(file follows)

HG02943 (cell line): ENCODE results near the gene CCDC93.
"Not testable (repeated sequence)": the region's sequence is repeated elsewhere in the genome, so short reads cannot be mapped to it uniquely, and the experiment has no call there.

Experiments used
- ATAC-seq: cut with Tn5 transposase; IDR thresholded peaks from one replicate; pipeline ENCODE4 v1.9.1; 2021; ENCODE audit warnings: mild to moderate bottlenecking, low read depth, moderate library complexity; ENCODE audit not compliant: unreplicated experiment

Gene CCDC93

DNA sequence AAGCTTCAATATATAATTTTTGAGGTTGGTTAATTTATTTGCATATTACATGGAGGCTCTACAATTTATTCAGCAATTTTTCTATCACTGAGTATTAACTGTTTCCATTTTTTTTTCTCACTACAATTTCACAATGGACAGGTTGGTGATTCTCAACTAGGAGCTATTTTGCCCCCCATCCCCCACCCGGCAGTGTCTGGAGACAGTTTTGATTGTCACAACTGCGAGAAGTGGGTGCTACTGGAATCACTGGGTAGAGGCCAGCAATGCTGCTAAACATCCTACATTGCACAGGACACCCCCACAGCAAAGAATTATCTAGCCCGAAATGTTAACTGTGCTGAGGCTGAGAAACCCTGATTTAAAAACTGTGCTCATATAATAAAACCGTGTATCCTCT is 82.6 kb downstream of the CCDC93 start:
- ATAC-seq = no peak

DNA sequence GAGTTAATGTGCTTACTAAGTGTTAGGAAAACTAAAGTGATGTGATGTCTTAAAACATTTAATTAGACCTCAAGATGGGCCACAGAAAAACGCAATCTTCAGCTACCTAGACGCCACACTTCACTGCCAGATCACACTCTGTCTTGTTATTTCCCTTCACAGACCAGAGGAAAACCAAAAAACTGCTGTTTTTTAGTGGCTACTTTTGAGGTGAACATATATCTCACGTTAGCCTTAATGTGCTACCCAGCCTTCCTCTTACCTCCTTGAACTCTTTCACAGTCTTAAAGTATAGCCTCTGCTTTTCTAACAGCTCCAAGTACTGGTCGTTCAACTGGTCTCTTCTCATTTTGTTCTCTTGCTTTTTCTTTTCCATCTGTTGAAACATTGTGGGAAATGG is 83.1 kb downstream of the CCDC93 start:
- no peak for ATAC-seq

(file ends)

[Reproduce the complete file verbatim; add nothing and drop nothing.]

HG02943 (cell line): ENCODE results near the gene CCDC93.
"Not testable (repeated sequence)": the region's sequence is repeated elsewhere in the genome, so short reads cannot be mapped to it uniquely, and the experiment has no call there.

Experiments used
- ATAC-seq: cut with Tn5 transposase; IDR thresholded peaks from one replicate; pipeline ENCODE4 v1.9.1; 2021; ENCODE audit warnings: mild to moderate bottlenecking, low read depth, moderate library complexity; ENCODE audit not compliant: unreplicated experiment

Gene CCDC93

DNA sequence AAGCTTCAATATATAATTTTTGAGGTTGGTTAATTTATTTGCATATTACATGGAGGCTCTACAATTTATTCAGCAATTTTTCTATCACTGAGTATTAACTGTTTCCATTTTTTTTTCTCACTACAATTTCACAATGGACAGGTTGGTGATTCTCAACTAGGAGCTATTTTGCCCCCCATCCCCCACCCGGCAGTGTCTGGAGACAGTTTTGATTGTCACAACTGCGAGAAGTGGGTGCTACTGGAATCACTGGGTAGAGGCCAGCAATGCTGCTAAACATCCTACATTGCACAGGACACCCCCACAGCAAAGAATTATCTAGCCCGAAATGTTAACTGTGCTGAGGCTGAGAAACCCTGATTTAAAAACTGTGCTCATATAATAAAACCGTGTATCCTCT is 82.6 kb downstream of the CCDC93 start:
- ATAC-seq = no peak

DNA sequence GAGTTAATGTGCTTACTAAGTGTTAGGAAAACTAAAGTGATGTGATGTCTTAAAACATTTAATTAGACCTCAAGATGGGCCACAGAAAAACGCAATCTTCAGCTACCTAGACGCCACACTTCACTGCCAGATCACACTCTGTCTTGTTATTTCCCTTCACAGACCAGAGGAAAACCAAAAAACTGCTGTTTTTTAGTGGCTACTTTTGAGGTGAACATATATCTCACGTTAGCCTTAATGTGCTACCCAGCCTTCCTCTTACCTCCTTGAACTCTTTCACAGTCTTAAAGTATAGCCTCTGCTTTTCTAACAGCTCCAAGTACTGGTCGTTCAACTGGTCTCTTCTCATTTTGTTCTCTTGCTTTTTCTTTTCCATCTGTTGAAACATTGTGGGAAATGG is 83.1 kb downstream of the CCDC93 start:
- no peak for ATAC-seq